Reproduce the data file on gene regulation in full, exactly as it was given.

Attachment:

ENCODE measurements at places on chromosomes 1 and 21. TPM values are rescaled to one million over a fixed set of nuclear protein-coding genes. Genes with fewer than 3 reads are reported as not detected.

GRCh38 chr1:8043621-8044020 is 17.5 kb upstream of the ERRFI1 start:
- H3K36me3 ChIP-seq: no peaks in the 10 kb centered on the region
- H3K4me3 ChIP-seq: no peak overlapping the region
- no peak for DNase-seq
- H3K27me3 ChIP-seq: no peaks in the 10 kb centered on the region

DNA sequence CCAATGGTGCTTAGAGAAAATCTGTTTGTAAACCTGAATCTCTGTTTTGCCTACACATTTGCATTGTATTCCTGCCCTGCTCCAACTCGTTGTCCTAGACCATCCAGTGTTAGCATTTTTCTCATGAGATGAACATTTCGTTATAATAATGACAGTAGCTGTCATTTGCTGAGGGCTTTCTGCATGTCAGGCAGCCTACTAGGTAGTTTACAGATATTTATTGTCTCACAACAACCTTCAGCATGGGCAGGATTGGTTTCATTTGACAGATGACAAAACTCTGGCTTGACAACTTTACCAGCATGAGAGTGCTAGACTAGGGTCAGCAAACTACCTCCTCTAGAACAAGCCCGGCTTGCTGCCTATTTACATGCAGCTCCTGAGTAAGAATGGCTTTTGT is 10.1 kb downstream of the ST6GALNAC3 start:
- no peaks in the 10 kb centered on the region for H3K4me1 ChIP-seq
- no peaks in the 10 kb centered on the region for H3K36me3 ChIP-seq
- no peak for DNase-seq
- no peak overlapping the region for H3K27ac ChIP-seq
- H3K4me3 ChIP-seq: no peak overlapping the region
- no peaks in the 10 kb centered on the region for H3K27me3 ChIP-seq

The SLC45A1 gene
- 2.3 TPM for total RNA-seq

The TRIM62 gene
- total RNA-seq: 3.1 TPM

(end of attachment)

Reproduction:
ENCODE measurements at places on chromosomes 1 and 21. TPM values are rescaled to one million over a fixed set of nuclear protein-coding genes. Genes with fewer than 3 reads are reported as not detected.

GRCh38 chr1:8043621-8044020 is 17.5 kb upstream of the ERRFI1 start:
- H3K36me3 ChIP-seq: no peaks in the 10 kb centered on the region
- H3K4me3 ChIP-seq: no peak overlapping the region
- no peak for DNase-seq
- H3K27me3 ChIP-seq: no peaks in the 10 kb centered on the region

DNA sequence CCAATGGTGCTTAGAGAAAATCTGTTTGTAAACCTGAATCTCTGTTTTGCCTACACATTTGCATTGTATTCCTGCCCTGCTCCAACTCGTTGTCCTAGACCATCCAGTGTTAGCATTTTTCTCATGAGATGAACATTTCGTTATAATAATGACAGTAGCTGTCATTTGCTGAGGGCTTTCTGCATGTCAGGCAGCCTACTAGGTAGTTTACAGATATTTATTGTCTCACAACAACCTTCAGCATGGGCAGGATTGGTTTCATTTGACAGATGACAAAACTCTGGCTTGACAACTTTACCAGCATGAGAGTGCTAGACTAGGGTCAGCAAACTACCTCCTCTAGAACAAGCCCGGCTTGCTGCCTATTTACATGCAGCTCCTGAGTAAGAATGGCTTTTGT is 10.1 kb downstream of the ST6GALNAC3 start:
- no peaks in the 10 kb centered on the region for H3K4me1 ChIP-seq
- no peaks in the 10 kb centered on the region for H3K36me3 ChIP-seq
- no peak for DNase-seq
- no peak overlapping the region for H3K27ac ChIP-seq
- H3K4me3 ChIP-seq: no peak overlapping the region
- no peaks in the 10 kb centered on the region for H3K27me3 ChIP-seq

The SLC45A1 gene
- 2.3 TPM for total RNA-seq

The TRIM62 gene
- total RNA-seq: 3.1 TPM